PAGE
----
The idea is that we want to kill them.
Our formal, legal, considered response to unspeakable acts by irredeemable people.
Call it retribution or revenge or punishment or just desserts or murder, the goal is the same. We want to kill them.
Except sometimes we don't get to.
Edward Wayne Edwards was on death row in Ohio. On March 8, a panel of three judges in Geauga County, in open court, sentenced him to die for the murder of Dannie Law Gloeckner, his foster son who changed his name to Danny Boy Edwards because of their close relationship. In 1996, Edwards killed Danny Boy in order to collect on the young man's life insurance.
Edwards has a history. It's been suggested, apparently with some degree of substantiation, that he was the Zodiac Killer. He spent a few months, beginning in November 1961, on the FBI's 10 Most Wanted List.
In 2009, he was charged with a pair of murders in 1980 in Wisconsin. He entered a guilty plea. Then he called authorities in Ohio. He confessed to a pair of killings near Akron in 1977. And to killing Danny Boy in 1996.
He had to own up to the last one to be eligible for death.
And Edwards wanted to die. More precisely, he wanted to be killed.
And so, charged with aggravated murder and death specifications for the 1996 killing of Danny Boy, he waived a jury and asked to have the case heard by a three-judge panel. He pleaded guilty before the panel and stipulated the facts of the killing. There was no other evidence presented.
The panel found him guilty. The case went to a mitigation hearing. The panel's sentencing opinion explains.
The Defendant declined to present any mitigating evidence during the sentencing phase. He made no statement. He waived preparation of a Pre-Sentence Investigation. This case is unusual, therefore, in the aspect that there is little from which evidence of mitigtating factors may be found.
The record will reveal that the Defendant voluntarily and knowingly declined to present any evidence of mitigating factors. The Court informed him of the implications of failing to present such evidence.
Those implications, plainly and simply, are that he would be sentenced to die. That's probably not exactly what he was told. But it is what he wanted.
He told the panel he was waiving his right to appeal and that he should not have appellate counsel. He ordered his trial counsel not to file a notice of appeal.
He was 77 years old. He had diabetes and bunches of other ailments.
He wanted to be killed.
From the Cleveland Plain Dealer:
The victim's half-sister, Jai-Dean Copley of Garden City S.C., asked the judges during the hearing to spare Edwards' life.
"It's what my brother would want," she said. "Do not give this man (Edwards) what he wants. He's taken and taken his entire life."
The judges didn't listen. They gave Edwards what he wanted.
He was sentenced to be killed. The court set August 31 as the date.
And then it gets legally complicated.
In State v. Ashworth, the Ohio Supreme Court said that it is required to review every death sentence for appropriateness and proportionality. Section 2929.05(A) of the Ohio Revised Code says the same thing. But without a notice of appeal, the Court may have no jurisdiction to review anything.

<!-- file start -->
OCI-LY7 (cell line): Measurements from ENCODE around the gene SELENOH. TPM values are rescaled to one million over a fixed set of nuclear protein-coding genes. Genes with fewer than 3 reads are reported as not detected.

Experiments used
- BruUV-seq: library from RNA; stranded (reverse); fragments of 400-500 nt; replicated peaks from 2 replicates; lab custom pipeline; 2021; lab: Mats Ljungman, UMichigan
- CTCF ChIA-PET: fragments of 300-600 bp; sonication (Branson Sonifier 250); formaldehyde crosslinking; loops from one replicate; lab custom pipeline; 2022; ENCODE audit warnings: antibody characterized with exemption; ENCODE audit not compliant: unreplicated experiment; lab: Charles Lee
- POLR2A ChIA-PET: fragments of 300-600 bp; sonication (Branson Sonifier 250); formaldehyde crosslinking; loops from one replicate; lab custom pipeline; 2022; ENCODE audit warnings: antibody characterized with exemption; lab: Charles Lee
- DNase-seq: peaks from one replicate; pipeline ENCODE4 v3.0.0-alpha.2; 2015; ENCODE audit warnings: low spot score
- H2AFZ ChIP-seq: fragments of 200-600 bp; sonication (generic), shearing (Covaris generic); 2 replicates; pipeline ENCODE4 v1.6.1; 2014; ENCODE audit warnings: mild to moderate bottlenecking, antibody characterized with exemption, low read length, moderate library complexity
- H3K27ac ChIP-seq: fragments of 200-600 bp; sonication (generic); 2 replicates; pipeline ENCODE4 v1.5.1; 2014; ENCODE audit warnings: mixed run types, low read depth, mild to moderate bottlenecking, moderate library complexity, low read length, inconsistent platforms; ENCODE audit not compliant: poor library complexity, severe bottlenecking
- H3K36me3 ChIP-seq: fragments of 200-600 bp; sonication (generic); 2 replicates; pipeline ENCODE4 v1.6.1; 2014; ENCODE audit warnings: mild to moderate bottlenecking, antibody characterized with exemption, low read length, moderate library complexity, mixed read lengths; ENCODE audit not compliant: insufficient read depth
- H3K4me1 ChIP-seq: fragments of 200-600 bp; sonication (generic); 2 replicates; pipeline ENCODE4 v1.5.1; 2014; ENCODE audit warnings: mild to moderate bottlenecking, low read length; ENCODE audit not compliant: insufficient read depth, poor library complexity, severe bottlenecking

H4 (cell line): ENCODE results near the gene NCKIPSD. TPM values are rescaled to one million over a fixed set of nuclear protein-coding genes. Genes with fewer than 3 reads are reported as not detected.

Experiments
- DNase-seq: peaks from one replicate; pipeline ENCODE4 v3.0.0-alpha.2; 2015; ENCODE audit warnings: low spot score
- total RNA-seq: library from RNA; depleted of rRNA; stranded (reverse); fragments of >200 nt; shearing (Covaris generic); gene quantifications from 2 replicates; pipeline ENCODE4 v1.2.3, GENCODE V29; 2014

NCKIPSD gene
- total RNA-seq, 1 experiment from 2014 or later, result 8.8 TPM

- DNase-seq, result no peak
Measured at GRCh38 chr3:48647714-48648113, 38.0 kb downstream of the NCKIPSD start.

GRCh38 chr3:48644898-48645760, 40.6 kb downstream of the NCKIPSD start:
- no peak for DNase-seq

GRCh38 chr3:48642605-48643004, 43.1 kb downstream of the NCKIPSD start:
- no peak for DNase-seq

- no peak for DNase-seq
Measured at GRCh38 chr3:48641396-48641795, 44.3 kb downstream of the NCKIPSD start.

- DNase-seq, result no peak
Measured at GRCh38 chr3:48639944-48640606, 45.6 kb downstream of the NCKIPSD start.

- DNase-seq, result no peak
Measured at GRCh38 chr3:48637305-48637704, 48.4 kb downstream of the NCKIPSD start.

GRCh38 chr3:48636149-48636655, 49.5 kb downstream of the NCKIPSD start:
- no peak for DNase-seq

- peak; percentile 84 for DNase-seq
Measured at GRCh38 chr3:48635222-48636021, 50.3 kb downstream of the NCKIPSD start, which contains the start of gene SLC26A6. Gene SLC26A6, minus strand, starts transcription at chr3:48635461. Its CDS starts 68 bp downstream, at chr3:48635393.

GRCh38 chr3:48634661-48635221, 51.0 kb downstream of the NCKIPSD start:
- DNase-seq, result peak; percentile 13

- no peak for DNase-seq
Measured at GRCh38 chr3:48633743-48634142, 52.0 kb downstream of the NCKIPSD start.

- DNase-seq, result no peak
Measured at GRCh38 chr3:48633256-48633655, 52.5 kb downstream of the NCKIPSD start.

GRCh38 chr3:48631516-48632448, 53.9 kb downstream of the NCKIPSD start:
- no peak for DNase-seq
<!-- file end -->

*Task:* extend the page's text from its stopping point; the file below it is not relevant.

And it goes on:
And Edwards was committed to not having a notice of appeal filed.
August 31 was less than six months from sentencing.
Would the Ohio Supremes find a way to step in?
Would anyone figure out a way to get them in?
Would Edwards change his mind?
Ohio had six executions scheduled between the day the panel told Edwards he was to be killed and the day they scheduled his killing. We've already had one of them - Johnnie Baston. The next, Clarence Carter, is planned for Tuesday. The idea is one a month. August is supposed to be Brett Hartman on the 16th. September is Billy Slagle on the 20th. Edwards on August 31 mucks up the scheduling.
But then . . . .
Edward Wayne Edwards was 77 years old. He had diabetes. He had bunch of other ailments. The surviving relative of his victim didn't want him killed. Her half-brother wouldn't have wanted that, she said. Only Edwards wanted that. She told the panel.
Do not give this man what he wants. He's taken and taken his entire life.
Is it punishment to give the sentence the criminal wants? Does it provide retribution to give him the present of what he desires? Is that vengeance? Will we better protected from this man who was sentenced while handcuffed to a wheelchair, too ill to walk?
If the law requires a death sentence, then Mr. Bumble was right.
The law is a ass -- a idiot.
I had a client on direct appeal of his death sentence. The Ohio Supreme Court affirmed his sentence. I asked the US Supreme Court to hear the case. Before the state could respond, he died. In the bizarre world of capital litigation, we call that a win because the state didn't get its pound of flesh.
The hangman (OK, the guy who pushes the plunger on the lethal injection machine) was denied.
You'll notice that I've written about Edwards mostly in the past tense.
Last night, Thursday night, Edwards died of natural causes.
Disappointing both parties in State v. Edwards.
He didn't get the pleasure of being murdered.
The state didn't get the pleasure of murdering him.
Maybe there is a God. And maybe she was trying to tell us something.
Fuck you. Grow up.Anyone listening?